The Minister of Education, Jorge Ferrao, on 14 October declared “zero tolerance” of academic fraud.
He was reacting to the latest cheating scandal, concerning the 12th grade extraordinary examinations held in August. An investigation into 43 of the country’s 200 public secondary schools confirmed that cheating had taken place in nine schools, involving 407 pupils.
Ferrao also announced that the Ministry expects to enrol about 1.32 million pupils in the first grade of primary education in 2016.
At first sight, this figure seems surprisingly high. The age at which children should enter primary school is six, and projections from the 2007 population census suggest that there are no more than 780,000 six year olds in the country.
But, according to education officials contacted by AIM, many parents do not enrol their children in school at the right age. This means that many of the children who will step inside a school for the first time in 2016 are older than six.
Ferrao gave the figure for first grade enrolment at a ceremony where a memorandum of understanding was signed with the Portuguese embassy for support in the training of education staff.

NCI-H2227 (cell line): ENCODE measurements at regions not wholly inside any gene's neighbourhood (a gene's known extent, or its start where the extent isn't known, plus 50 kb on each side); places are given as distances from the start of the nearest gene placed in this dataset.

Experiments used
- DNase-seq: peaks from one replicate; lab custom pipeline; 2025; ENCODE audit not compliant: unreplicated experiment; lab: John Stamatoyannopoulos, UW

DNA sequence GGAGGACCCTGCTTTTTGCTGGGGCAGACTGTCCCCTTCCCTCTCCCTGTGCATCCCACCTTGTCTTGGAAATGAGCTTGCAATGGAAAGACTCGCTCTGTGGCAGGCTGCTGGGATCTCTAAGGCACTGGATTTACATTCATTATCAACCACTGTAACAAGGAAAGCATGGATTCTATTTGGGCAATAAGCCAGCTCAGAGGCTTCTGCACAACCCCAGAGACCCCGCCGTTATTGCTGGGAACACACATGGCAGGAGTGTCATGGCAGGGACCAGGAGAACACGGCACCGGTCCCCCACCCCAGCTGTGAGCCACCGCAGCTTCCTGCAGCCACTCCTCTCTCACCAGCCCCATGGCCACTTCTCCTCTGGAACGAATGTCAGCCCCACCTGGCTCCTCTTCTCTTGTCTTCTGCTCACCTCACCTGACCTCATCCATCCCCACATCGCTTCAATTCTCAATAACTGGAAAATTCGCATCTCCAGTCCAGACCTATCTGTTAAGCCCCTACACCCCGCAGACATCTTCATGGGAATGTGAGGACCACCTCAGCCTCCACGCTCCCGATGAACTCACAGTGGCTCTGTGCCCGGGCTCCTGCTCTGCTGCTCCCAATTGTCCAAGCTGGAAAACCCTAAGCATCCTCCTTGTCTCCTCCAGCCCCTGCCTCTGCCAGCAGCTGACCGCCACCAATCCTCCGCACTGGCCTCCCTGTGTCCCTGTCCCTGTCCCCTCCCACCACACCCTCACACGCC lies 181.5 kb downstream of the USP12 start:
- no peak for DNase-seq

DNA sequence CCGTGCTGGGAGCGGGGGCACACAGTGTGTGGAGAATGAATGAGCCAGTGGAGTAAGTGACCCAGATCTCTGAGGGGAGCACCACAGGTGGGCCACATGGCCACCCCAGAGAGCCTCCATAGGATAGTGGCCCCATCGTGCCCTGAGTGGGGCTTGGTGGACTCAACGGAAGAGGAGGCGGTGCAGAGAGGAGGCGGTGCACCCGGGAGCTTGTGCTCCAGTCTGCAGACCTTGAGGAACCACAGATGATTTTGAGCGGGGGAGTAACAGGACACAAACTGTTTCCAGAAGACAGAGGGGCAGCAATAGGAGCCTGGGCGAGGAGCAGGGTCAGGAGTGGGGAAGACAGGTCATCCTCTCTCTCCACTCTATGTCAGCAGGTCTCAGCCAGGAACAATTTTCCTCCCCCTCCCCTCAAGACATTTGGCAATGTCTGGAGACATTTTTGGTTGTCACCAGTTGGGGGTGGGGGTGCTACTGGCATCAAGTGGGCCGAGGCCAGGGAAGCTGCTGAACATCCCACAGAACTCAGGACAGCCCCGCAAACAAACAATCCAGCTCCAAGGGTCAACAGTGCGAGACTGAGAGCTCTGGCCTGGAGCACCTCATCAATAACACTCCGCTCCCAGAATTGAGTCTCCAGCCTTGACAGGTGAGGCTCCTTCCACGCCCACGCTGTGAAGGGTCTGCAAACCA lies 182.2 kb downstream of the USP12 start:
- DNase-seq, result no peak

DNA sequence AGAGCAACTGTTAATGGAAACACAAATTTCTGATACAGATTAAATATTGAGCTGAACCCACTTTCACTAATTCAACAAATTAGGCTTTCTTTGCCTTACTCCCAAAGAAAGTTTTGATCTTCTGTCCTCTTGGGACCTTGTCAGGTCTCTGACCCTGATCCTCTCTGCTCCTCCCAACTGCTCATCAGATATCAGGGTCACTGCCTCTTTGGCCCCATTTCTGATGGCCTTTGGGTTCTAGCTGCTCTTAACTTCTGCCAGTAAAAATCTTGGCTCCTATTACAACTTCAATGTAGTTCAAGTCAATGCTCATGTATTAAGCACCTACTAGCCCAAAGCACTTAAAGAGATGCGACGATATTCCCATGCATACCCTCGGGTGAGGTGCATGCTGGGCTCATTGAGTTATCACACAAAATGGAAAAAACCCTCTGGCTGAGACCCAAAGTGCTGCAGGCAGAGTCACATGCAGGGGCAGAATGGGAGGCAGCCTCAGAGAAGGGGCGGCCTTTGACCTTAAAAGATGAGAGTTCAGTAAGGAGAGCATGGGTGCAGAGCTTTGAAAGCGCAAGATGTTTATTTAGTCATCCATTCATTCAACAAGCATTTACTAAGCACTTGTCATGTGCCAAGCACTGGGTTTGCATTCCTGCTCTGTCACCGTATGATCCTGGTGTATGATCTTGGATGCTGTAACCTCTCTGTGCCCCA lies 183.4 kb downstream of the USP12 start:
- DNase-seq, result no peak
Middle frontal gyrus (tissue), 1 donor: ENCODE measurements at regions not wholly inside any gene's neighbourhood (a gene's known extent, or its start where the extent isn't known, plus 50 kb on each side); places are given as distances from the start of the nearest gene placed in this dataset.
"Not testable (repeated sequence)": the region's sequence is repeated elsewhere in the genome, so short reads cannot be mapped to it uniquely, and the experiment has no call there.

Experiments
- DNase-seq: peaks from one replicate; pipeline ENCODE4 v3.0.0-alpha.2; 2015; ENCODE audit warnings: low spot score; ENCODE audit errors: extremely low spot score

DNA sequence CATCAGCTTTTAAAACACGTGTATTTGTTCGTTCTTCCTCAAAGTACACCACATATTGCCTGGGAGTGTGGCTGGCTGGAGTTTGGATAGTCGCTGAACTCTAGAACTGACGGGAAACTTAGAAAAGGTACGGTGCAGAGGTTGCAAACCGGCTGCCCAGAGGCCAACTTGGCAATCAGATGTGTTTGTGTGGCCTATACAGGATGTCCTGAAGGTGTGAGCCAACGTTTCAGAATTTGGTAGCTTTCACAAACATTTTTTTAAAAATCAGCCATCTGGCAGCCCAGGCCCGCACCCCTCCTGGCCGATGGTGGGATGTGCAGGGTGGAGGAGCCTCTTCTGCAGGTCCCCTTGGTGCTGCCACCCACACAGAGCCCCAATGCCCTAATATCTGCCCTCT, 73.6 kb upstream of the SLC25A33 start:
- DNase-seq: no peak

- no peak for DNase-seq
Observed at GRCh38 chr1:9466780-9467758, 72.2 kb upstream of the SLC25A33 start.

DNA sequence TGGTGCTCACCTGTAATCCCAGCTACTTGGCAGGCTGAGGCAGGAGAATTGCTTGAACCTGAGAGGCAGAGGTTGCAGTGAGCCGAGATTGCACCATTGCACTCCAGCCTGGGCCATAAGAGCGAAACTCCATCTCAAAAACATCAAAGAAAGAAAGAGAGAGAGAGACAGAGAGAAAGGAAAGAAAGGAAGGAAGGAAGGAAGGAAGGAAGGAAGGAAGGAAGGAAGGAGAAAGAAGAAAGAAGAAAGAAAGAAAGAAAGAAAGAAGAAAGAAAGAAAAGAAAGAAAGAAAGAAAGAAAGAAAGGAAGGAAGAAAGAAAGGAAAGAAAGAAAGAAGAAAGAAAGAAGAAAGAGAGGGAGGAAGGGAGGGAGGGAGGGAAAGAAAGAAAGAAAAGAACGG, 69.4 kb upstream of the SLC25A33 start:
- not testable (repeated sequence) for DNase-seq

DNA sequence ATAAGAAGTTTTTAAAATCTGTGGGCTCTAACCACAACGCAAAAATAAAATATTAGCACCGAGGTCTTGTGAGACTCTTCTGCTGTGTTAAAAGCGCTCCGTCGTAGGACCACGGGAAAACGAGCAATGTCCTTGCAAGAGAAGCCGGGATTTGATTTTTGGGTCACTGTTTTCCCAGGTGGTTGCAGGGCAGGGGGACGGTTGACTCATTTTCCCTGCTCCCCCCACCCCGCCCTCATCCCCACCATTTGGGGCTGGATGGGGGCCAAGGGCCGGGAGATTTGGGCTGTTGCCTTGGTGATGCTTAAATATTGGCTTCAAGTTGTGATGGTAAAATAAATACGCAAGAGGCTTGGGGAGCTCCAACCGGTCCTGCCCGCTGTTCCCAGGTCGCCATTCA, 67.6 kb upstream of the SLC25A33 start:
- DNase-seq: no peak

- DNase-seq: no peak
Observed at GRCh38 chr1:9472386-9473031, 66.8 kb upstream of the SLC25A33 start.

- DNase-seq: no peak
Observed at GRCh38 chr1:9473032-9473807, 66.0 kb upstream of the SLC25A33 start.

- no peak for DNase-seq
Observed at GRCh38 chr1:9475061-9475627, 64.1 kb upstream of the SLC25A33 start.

He said that the Ministry has been hiring around 8,500 new teachers every year, to ensure good quality education.
But the country remains short of teachers with adequate educational training. The Ministry, Ferrao said, had therefore begun to cooperate with Brazil to train the instructors who will work at Mozambique’s 24 teacher training institutes.
He hoped that, under the new memorandum of understanding “we will have more teachers trained in Portugal”.
Mozambique’s publicly owned port and rail company, CFM, on 12 October inaugurated 29 new passenger carriages in ceremonies in Maputo and Beira.